Sunday, April 12, 2009

Focus on: AutismSpot

April is Autism Awareness Month, and each week this month I'm focusing on issues about autism at's Child Caring blog. This week, I profiled Kent Potter, a father of two and the founder of

Kent and Angie Potter's oldest son, Sam, was born prematurely, and from the very beginning they had a swirl of doctors and specialists around them, helping them navigate the world of preemie development. So when Sam started exhibiting severe developmental delays (above and beyond the ones most preemies have), they had people to turn to for advice.

An autism diagnosis quickly followed, and they began their search for ways to help Sam, who is now 8 years old (their younger son, Luke, 4, is neurotypical). "We were spending over $100K on medical care year after year," Kent Potter recalls. "My accountant said, 'You spent $500,000 in med care the last few years, what’s next? What are you going to do?' And I said, 'I’m going to do something about it'."

That something was, a website dedicated to inspiring, informing, and educating people about autism.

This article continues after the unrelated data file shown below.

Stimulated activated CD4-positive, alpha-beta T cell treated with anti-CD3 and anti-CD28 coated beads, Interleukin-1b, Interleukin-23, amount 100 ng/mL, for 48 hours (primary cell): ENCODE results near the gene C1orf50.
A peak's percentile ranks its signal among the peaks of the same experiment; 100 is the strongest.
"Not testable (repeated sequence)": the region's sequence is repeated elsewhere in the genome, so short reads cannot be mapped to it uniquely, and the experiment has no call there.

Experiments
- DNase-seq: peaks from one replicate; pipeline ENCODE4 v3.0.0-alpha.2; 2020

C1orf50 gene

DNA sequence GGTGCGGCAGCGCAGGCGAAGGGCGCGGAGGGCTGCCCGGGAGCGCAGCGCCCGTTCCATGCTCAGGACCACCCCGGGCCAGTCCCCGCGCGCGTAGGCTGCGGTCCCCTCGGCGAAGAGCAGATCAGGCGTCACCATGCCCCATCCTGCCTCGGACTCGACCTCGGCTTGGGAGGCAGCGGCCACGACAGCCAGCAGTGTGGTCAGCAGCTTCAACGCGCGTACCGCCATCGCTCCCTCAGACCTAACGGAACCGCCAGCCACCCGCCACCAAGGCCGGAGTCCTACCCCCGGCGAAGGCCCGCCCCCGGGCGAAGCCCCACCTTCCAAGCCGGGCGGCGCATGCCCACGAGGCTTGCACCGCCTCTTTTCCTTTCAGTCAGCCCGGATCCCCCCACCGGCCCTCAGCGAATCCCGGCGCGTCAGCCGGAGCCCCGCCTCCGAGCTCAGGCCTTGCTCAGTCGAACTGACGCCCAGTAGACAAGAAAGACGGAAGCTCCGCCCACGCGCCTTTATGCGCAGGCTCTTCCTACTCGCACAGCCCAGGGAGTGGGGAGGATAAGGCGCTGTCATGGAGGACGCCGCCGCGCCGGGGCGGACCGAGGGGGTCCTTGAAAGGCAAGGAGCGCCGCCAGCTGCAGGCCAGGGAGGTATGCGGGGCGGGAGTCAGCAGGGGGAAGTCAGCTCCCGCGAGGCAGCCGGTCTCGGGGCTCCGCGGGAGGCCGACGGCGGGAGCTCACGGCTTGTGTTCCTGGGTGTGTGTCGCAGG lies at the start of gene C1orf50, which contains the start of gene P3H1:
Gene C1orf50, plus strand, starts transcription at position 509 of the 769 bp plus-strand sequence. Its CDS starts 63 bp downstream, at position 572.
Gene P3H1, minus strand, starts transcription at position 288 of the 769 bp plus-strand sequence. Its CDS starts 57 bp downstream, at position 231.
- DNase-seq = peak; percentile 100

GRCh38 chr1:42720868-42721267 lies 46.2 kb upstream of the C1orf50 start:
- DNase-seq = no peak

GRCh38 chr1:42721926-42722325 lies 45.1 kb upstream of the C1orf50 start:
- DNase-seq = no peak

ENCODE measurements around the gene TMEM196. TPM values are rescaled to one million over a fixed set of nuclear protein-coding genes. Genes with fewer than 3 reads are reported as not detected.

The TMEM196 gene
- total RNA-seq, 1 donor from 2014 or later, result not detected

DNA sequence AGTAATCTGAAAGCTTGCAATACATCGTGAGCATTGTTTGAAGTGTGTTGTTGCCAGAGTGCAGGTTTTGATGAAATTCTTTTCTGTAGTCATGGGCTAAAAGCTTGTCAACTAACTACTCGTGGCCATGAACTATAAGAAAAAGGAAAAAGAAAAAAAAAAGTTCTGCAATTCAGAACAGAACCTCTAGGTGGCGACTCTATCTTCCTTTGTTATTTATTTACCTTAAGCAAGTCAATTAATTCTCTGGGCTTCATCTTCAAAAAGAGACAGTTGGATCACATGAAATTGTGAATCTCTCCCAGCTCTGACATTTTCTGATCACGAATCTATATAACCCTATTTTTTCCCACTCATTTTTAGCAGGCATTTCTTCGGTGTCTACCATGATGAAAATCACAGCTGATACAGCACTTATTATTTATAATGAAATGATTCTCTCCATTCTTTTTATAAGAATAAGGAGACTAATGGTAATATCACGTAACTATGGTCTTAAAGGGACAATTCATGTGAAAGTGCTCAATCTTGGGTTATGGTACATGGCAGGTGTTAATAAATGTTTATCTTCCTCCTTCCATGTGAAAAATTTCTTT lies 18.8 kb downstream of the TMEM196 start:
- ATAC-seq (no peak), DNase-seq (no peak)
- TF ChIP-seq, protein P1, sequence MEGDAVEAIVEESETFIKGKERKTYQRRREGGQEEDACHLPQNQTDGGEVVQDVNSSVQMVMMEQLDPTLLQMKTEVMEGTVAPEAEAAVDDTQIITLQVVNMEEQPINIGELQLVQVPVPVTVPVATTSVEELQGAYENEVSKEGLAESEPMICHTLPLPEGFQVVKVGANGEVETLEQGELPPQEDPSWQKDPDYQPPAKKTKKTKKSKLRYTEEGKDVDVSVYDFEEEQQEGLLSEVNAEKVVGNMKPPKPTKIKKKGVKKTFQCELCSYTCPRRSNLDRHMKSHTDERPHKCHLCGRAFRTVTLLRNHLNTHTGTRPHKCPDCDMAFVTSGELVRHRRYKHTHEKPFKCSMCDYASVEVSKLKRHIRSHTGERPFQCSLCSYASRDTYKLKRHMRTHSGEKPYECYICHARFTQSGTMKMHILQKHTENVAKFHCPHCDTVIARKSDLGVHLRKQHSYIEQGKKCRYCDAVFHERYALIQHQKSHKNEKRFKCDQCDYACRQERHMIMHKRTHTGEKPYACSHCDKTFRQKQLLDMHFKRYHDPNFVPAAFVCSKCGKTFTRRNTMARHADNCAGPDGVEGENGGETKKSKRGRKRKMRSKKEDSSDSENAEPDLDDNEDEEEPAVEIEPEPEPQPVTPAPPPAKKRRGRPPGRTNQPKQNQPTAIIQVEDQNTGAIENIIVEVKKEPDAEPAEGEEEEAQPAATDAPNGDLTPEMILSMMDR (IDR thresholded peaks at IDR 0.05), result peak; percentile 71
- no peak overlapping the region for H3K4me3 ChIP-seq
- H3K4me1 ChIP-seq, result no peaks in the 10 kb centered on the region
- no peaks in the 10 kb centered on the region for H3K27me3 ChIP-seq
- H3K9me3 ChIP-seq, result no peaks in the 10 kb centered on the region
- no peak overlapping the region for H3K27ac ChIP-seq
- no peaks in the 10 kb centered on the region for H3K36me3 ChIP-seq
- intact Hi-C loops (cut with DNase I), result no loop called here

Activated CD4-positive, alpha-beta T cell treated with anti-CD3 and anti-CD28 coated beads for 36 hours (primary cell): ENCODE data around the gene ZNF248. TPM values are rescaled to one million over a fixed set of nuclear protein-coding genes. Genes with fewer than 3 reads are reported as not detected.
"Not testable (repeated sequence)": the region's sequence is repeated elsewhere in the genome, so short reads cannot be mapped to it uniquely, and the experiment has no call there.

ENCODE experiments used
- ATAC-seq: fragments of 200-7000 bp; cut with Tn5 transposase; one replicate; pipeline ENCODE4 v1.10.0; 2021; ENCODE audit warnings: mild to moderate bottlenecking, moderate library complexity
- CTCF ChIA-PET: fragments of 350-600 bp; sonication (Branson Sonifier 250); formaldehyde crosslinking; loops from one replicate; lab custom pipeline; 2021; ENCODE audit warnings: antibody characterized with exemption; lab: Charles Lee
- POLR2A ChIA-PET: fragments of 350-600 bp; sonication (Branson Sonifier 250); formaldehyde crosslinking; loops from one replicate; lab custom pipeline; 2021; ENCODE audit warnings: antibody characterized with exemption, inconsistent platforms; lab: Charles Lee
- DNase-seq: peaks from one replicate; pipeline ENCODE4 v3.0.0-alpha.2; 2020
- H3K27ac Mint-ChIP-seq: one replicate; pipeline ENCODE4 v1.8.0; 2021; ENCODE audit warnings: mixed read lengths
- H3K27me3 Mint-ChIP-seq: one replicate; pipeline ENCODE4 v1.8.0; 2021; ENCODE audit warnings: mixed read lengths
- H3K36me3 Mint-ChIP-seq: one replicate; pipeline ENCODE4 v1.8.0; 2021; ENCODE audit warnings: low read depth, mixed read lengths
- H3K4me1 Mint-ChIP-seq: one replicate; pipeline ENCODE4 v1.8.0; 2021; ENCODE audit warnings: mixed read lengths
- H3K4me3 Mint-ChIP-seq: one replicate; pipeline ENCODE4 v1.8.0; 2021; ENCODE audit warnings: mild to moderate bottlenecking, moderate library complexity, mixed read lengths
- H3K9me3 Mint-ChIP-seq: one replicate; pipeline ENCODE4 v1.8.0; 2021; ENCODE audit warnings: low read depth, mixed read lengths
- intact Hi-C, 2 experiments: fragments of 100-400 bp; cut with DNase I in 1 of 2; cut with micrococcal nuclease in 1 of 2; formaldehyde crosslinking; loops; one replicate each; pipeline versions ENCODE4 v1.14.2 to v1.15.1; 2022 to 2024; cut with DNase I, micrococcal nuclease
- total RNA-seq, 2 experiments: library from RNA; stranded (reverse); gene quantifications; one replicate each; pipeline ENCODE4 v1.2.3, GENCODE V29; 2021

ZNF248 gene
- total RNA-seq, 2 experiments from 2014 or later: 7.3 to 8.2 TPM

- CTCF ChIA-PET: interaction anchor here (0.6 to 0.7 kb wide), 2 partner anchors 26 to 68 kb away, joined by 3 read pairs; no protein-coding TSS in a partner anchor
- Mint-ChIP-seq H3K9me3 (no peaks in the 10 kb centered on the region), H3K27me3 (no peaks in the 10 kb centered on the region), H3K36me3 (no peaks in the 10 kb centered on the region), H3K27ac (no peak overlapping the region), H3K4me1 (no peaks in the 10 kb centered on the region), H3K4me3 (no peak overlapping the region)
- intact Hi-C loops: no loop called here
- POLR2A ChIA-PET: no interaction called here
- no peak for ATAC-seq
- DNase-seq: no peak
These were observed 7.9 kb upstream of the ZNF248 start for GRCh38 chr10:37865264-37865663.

With a free online library of blogs, articles, and about 400 videos from parents, teachers, therapists, and medical professionals -- plus 120 or so more on their educator-training platform, -- AutismSpot aims to make information from private providers accessible in a community environment. "You know the last five minutes of a therapy session, when the therapist tells you, 'This is what you should work on at home'?" Potter says. "Many people can't afford to meet with these providers." AutismSpot focuses on offering as much information as possible -- not just the popular ideas. "We don't have to agree on what works," Potter says, "just that there are many options... It's not just about talking. It's about communication."

April is National Autism Awareness month. Each week this month, I'll devote a post to issues that relate to life on the spectrum and the special parenting challenges that autism presents. After last week's post, many readers emailed or wrote comments asking for resources for parents of kids on the autism spectrum, and for information for adults with autism. Here are a few others:
: A parents' guide offering news, conference information, educational resources, and interactive message boards.
The forums here are geared toward people of all ages on the Autism Spectrum, with threads for parents, school and college life, jobs, and social skills, as well as active forums on adult autism issues and discussions.

The Autism Research Institute: In addition to information for parents dealing with new autism diagnoses, offers resources for those searching for a doctor affiliated with Defeat Autism Now! (DAN) and information about possible autism triggers and the controversial idea of autism recovery.

Parents, please weigh in: What resources have helped you the most?

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